During the past year the relationship between low pay and poverty has come  increasingly to the fore. The conference on the issue organised by the Agency and the Irish Congress of Trade Unions in December 1989 drew further attention to the fact that work is not always an escape from poverty.
Low paid work is linked directly to poverty. Even though social employment schemes are excellent, there have been hiccups expecially with team work schemes as they apply to the mentally handicapped and the case of the mentally handicapped. There also have been some problems with the appointment of caretakers under the scheme — and I had hoped to raise the question of an anomaly that has arisen over the employment of caretakers resulting from a dispute about making ordinary caretakers redundant. Normal schools like Powerstown national school, Clonmel, which cannot fund the cost of a caretaker are now placed in a dilemma.
In the remaining minute let me say that the Government are putting their stock on a new programme for national recovery. There are groups outside this House who will have a major input into the preparation of that programme. Given the insulting manner in which the Government have treated the Irish Congress of Trade Unions in recent weeks in relation to the Broadcasting Bill, in particular, with its implications for major job losses, one wonders if Congress can expect to be treated favourably by the Government when they enter negotiations. This is a huge challenge and in this regard we must have creative, original and, above all, adaptable and flexible structures. Many of us are concerned that, particularly in an economy such as ours, small enterprises and businesses may not create a great number of jobs. Collectively these businesses could provide a sound economic base for job creation. People have the motivation and commitment to set up such small enterprises and busineses. Women in particular have a great sense of motivation and entrepreneurial spirit in this regard.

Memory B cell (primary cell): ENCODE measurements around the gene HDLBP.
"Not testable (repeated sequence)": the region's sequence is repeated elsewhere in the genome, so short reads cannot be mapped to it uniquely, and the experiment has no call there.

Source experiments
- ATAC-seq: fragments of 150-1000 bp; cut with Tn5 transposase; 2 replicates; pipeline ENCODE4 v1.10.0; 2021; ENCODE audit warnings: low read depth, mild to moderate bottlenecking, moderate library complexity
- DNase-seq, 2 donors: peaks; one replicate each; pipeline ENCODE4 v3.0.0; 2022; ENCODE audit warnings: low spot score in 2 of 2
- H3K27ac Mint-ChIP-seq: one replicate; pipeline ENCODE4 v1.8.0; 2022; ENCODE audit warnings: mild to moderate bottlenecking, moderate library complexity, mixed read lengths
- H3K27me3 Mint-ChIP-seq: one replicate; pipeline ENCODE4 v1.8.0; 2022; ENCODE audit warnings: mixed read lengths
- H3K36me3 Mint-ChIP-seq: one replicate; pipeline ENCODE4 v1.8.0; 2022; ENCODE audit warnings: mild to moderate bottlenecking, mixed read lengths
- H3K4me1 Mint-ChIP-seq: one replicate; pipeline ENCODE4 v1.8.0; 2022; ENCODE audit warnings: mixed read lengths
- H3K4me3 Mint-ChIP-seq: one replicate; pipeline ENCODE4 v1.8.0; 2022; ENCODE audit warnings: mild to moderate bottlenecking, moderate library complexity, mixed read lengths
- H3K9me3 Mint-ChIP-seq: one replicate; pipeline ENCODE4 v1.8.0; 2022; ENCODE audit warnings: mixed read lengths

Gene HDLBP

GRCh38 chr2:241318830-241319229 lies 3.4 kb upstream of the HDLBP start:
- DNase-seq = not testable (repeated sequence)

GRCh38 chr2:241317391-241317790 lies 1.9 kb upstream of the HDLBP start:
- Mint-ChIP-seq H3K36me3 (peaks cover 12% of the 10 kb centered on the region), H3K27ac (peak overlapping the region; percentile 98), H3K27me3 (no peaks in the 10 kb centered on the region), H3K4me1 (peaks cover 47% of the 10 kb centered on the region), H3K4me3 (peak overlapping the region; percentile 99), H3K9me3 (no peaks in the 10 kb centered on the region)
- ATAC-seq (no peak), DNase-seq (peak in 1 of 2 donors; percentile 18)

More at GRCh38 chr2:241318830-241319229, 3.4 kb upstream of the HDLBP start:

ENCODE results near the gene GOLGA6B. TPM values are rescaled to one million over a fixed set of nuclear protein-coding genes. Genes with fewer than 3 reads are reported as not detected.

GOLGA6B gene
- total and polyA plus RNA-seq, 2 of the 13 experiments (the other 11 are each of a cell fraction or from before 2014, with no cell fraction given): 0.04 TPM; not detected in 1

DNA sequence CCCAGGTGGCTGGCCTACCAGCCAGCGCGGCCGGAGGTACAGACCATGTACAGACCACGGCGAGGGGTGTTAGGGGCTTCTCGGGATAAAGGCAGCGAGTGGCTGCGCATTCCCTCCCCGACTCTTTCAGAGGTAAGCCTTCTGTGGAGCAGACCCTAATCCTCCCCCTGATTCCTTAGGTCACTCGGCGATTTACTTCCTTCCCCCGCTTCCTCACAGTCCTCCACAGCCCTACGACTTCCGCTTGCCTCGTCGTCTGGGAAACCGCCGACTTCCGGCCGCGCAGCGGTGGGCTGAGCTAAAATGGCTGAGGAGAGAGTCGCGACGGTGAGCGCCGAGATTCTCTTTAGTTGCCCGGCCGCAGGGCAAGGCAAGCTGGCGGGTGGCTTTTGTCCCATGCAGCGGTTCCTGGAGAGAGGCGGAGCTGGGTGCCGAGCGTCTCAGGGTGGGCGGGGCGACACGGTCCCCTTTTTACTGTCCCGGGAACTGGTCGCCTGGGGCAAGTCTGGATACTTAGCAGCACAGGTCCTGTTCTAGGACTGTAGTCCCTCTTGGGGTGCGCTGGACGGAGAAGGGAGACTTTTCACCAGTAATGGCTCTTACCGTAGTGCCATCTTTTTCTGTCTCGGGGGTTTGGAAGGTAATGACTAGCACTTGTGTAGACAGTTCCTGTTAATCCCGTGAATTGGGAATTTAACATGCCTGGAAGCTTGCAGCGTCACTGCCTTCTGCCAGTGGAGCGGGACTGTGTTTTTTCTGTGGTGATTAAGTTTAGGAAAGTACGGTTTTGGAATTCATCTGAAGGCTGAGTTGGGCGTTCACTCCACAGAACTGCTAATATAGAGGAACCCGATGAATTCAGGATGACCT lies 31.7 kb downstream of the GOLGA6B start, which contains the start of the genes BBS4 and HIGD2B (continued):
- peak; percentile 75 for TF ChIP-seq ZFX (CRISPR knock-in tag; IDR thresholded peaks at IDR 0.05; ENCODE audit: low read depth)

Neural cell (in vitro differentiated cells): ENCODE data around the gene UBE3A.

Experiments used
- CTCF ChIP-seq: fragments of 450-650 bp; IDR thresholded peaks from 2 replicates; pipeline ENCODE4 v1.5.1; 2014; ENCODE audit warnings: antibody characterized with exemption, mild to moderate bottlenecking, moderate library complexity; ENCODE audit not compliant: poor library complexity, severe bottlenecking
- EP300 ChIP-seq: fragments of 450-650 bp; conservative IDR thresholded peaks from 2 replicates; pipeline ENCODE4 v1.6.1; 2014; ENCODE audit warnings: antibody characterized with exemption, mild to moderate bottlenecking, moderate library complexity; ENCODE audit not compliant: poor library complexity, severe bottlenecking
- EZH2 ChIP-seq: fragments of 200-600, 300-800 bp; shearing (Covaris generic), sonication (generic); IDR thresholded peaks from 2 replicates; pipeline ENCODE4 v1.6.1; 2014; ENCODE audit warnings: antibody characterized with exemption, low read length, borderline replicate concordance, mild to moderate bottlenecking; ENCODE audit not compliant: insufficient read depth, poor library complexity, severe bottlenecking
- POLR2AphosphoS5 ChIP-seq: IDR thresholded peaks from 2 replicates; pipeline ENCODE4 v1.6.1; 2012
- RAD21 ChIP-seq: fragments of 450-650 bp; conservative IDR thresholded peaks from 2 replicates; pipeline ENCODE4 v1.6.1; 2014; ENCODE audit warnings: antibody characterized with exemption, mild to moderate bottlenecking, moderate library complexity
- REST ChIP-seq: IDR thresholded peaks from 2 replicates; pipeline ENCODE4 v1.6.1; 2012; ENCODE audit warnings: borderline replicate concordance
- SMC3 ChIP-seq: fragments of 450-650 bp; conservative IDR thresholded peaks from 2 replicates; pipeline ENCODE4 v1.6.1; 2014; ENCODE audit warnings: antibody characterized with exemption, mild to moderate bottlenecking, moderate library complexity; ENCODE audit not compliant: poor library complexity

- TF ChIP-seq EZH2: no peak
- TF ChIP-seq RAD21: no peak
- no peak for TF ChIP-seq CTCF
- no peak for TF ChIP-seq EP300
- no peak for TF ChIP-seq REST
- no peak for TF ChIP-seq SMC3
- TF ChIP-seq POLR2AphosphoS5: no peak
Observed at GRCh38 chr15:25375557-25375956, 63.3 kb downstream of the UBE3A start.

One thing that concerns me — and I am sure it is of concern to all the other  Members of the House — is that our large funding structures do not seem to have changed fast enough to accommodate these businesses. Small businesses in this country have an unacceptably high failure rate, not through lack of expertise or indeed energy or motivation on behalf of those who set them up but because of the obstacles that are placed in their way such as VAT, high overheads and so on. The lack of small business units is a cause of great concern. Financial support during the first months or years of these businesses is very important and we must take another look at the funding of these enterprises.